Dragonfly’s Migration Is No Mystery For Scientists Anymore

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While thanks to images and videos of monarch butterflies across all North America researchers learned more about these insects’ migration, scientists do not know much about the migration process of other bugs. However, in a new paper published in Biology Letters, scientists unlocked the puzzle surrounding a dragonfly’s migration.

We’re talking about the common green darner, a widespread dragonfly across North America, and which completes its annual cycle in three generations. During spring, one generation is usually migrating north, while the second one is moving south in the autumn. The third generation, however, is living in the southern territories of the continent during winter.

“We know that a lot of insects migrate, but we have the full life history and full migration data for only a couple. This is the first dragonfly in the Western Hemisphere for which we know this. We’ve solved the first piece of a big mystery,” explained Colin Studds from the University of Maryland, and the leading author of the study.

Dragonfly’s Migration Is No Mystery For Scientists Anymore

The so-called “common green darner” is indeed a widespread species of dragonflies and is not currently endangered by climate change. Following their behavior is of great significance in the actual global context. “There are massive insect declines going on around the world, so understanding these complex biological patterns is essential to determine why different populations might be declining,” added Peter Marra from the Smithsonian Migratory Bird Center.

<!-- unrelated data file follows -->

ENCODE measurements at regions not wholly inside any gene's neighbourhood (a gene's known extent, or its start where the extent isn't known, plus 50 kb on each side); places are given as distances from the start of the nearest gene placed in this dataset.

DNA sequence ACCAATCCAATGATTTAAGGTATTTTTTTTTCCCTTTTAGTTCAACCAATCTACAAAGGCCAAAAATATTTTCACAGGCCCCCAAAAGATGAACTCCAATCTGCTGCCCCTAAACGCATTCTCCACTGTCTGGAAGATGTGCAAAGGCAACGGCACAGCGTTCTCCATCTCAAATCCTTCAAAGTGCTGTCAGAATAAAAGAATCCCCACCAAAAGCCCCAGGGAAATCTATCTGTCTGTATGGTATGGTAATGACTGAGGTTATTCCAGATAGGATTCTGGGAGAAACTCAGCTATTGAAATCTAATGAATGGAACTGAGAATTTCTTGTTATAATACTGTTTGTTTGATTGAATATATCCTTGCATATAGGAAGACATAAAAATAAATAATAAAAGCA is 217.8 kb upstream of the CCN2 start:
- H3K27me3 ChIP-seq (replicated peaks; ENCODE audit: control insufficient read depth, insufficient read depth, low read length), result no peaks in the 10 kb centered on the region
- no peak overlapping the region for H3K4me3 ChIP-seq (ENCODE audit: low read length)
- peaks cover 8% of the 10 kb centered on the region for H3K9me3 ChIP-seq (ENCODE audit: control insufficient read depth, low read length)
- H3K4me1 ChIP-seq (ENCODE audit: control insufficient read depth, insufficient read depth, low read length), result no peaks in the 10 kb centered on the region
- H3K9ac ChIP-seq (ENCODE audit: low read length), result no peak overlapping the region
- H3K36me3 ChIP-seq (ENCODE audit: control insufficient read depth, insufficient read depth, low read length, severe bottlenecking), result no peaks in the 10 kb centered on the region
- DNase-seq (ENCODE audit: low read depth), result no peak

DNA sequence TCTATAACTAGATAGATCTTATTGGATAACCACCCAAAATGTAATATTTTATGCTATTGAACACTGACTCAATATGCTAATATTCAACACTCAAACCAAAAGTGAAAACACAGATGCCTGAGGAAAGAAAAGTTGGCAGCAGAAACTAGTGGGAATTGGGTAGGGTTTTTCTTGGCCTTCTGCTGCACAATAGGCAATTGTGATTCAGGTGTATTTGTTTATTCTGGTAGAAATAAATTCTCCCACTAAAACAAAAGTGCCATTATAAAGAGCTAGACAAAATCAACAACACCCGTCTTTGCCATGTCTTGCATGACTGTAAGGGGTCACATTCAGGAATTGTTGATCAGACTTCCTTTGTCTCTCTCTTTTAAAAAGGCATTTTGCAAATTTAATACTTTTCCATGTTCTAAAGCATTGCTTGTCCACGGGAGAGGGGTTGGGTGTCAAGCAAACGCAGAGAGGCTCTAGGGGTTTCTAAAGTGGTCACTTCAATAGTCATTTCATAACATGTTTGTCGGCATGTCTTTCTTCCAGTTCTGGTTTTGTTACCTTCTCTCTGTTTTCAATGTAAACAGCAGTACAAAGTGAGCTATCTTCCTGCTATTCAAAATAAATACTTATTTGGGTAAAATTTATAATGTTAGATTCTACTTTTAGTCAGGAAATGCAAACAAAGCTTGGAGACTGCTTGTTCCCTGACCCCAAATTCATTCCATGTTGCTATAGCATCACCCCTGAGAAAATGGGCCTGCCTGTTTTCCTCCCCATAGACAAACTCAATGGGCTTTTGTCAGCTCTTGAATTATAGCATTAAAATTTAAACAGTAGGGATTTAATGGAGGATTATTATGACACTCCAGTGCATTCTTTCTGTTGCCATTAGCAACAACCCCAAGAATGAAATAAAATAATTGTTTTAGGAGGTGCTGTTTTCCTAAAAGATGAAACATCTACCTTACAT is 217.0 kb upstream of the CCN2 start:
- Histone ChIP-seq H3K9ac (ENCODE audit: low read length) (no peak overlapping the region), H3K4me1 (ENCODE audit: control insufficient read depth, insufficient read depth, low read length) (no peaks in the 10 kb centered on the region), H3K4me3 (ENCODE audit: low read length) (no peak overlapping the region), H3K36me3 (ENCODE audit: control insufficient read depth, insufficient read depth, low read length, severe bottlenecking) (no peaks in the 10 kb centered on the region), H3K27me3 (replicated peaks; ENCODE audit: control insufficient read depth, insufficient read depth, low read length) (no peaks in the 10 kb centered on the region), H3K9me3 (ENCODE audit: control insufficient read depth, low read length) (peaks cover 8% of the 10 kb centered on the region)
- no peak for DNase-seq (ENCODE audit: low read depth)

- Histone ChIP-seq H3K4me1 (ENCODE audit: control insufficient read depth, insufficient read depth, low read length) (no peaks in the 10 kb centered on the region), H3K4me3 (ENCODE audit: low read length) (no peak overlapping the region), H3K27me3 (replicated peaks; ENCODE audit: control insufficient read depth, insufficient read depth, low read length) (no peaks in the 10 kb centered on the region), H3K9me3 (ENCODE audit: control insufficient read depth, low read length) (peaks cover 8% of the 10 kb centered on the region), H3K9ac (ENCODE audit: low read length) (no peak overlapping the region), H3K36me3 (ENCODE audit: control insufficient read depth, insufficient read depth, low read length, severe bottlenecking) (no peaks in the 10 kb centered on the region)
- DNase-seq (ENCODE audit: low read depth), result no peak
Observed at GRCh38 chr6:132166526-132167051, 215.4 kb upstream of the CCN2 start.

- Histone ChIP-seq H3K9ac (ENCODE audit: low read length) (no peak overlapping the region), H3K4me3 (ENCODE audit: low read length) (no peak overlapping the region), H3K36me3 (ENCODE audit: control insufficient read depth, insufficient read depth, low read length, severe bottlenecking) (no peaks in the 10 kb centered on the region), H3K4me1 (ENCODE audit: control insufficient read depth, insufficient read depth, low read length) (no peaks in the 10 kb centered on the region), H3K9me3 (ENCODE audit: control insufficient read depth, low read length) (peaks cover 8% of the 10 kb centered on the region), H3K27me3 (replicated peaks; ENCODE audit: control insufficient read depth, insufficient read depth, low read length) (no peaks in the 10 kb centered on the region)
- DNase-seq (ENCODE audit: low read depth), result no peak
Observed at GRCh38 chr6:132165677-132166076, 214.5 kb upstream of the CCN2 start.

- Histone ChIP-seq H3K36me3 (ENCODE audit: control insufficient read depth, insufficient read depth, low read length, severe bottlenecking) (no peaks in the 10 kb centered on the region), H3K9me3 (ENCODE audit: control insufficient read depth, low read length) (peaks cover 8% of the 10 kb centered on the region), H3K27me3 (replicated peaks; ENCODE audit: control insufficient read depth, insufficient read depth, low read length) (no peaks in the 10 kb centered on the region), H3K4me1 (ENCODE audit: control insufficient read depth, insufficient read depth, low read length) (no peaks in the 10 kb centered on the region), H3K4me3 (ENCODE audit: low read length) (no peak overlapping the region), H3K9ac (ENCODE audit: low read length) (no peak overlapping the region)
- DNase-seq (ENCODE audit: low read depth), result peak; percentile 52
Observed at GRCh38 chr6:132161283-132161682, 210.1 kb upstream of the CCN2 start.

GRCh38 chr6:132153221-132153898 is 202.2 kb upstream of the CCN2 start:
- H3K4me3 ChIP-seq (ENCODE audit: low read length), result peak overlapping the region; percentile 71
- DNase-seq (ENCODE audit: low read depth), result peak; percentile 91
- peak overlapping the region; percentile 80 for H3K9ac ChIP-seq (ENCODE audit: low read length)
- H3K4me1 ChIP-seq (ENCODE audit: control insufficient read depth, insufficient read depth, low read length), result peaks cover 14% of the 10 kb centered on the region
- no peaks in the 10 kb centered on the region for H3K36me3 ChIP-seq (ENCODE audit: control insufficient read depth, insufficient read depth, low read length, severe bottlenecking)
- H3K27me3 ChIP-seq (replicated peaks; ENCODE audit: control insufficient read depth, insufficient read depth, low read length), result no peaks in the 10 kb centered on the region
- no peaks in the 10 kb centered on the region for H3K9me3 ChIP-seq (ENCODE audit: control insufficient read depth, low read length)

“With climate change, we could see dragonflies migrating north earlier and staying later in the fall, which could alter their entire biology and life history,” said Michael Hallworth from the Smithsonian Migratory Bird Center. In this regard, Colin Studds added that “climate change is a threat to all kinds of migration systems, and this could be one of them.”

“How it actually happens is a tremendous new mystery that brings together ecology and evolution, and there’s a lot more to understand,” Studds added, referring to the dragonfly’s migration during three generations of the common green darners.


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